From Poverty to PhD
As a child growing up 150 kilometers outside the urban center of Malawi’s Mzimba District—a rural region characterized by illiteracy rates of about 62 percent—Beatrice Chisenga spent her evenings poring over her school books, lit by the soft glow of a heavily fumed kerosene lamp.
Exhausted from fetching firewood, pounding maize, helping cook meals for her family, attending school and walking for hours to gather water, Beatrice hunched over the small table in the center of her family’s grass thatch-roofed home, her eyes heavy with sleep and her dusty feet firmly planted in a bucket of the day’s remaining water.
Her mother knew her children’s only ticket to the city—an escape from the vicious cycle of African rural poverty—was education.
By making her kids keep their feet soaking wet for long hours after the African sun slipped below the horizon, perhaps she could keep them awake long enough to study their way out of poverty.
As it turns out, her mother was right.
Nearly 40 years later, Beatrice lives in Manchester, UK, where she earned a PhD in Project Management from the University of Salford and now serves as the African Field Director for Christian humanitarian engineering nonprofit Design Outreach.
Those long nights in the books, those buckets of water she walked miles to fetch and her unrelenting ambition were the catalyst for a life dedicated to bringing hope and change to her native land.
In developing countries like Malawi, which is ranked the third poorest nation in the world according to the World Bank, education and access to clean water are intertwined. Without a safe water source near a village, attending school becomes impossible.
Worldwide, nearly 700 million people lack access to safe water, and women and children spend an estimated 125 million hours each day collecting water. Many have to walk miles to a water source—often a river, stream or open well—and much of the water that is gathered is so contaminated that a child dies every 90 seconds from waterborne disease
“It’s really hard to excel in school if you don’t have clean water,” says Dr. Greg Bixler, CEO and co-founder of Design Outreach, an organization dedicated to solving the world’s water crisis through robust and reliable hand pump engineering. “The distance to collect water … puts women and children in danger of being attacked by animals or bandits. The time it takes to fetch water several times a day affects the children’s ability to attend school, and walking long distances is tiring, so it also affects their ability to study.”
To complicate the issue, many rural communities place the burden of domestic responsibility, including the long treks for water, entirely on the women and girls. In sub-Saharan Africa, Beatrice says, women often work 18 hours in a day.
Beatrice knows this firsthand. Because her mother suffered from illness, Beatrice and her sister did all of their family’s household work, while her brother was excluded from such chores. “Our culture had set high expectations for a girl child in preparation for womanhood,” Beatrice says. “My mother used to state that she would like to ensure we are well-baked so as not to be ashamed should we fail to be educated and continue to live in the villages.” However, her mother ensured they worked hard in school as well.
She remembers the exhaustion that swept over her those long nights spent under the light of a kerosene lamp, her feet soaking.
She also remembers the faces of old friends who were not as fortunate as she was.
“My friend Rose was very intelligent,” Beatrice says. “Rose always attained the highest grade in our first four years of the primary school. Because of the paternal system and placing responsibility on a girl child, Rose’s mother made her drop out of school to help her look after the younger siblings, even though Rose had an elder brother . … All my life I’ve been thinking, ‘If Rose were allowed to go to school, where would she be?’”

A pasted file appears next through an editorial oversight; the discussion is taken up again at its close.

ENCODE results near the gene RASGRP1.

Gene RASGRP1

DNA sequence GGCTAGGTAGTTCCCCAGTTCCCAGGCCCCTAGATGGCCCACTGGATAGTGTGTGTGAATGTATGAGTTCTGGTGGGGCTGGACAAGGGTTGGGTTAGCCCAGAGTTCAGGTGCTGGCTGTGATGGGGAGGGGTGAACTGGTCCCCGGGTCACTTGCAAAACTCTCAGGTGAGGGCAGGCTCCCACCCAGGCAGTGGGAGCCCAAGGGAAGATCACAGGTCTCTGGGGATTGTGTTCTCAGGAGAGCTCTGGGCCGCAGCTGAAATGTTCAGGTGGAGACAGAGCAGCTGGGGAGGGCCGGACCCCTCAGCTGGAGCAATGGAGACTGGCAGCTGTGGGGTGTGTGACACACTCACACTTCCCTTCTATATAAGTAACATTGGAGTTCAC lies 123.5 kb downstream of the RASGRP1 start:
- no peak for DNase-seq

The Fight for Water
Beatrice was the third of five children born to two primary school teachers. As early as five years old, she remembers walking up to four miles each day to gather water. As a teenager, she, like most women, became so skillful that she could balance a 20-liter bucket on her head.
While her family moved from one place to another as her parents’ jobs dictated, finding water to drink was always a challenge. Whether it was an open well, the closest river or a borehole, it was a task that took hours, and the risk of water borne disease was an ever-present threat.
One of the first drinking water sources she remembers was a river—the same river they washed their clothes and bathed in. Much of the river water closest to the bank was thick with mud and silt.
“(We thought that) as long as it was clear, that meant it was hygienic,” Beatrice says. “(So) we stepped in deeper because that was the ‘clean’ water.”
Around 1975, Beatrice’s father was transferred to a new location, Kacheche, where she saw a borehole for the first time. As promising as it seemed, the borehole was located more than a mile from the village near an agricultural station, where the government trained farmers in crop and animal management. This was the same borehole used to water the chickens, pigs and cattle.
“That water was very silty, and it was even very hard to get water from that borehole,” Beatrice says. “We waited one or two hours before the pump could produce water. Before we filled two or three pails, it was pumping dry, which meant we had to wait again for the underground water to replenish. It was very usual to be at this borehole the whole afternoon.”
Because the borehole seemed to be more trouble than it was worth, many in the village resorted yet again to water from the Kasito River, increasing vulnerability to deadly cholera and dysentery.
Like the borehole near the agricultural station, many pumps do not reach far enough into the ground to provide a consistent flow, and dysfunctional pumps are a common problem that plagues rural communities in developing countries. Some estimate that a third of the world’s hand pumps are no longer functional, leaving remote villages like those Beatrice grew up in without a reliable source of clean water.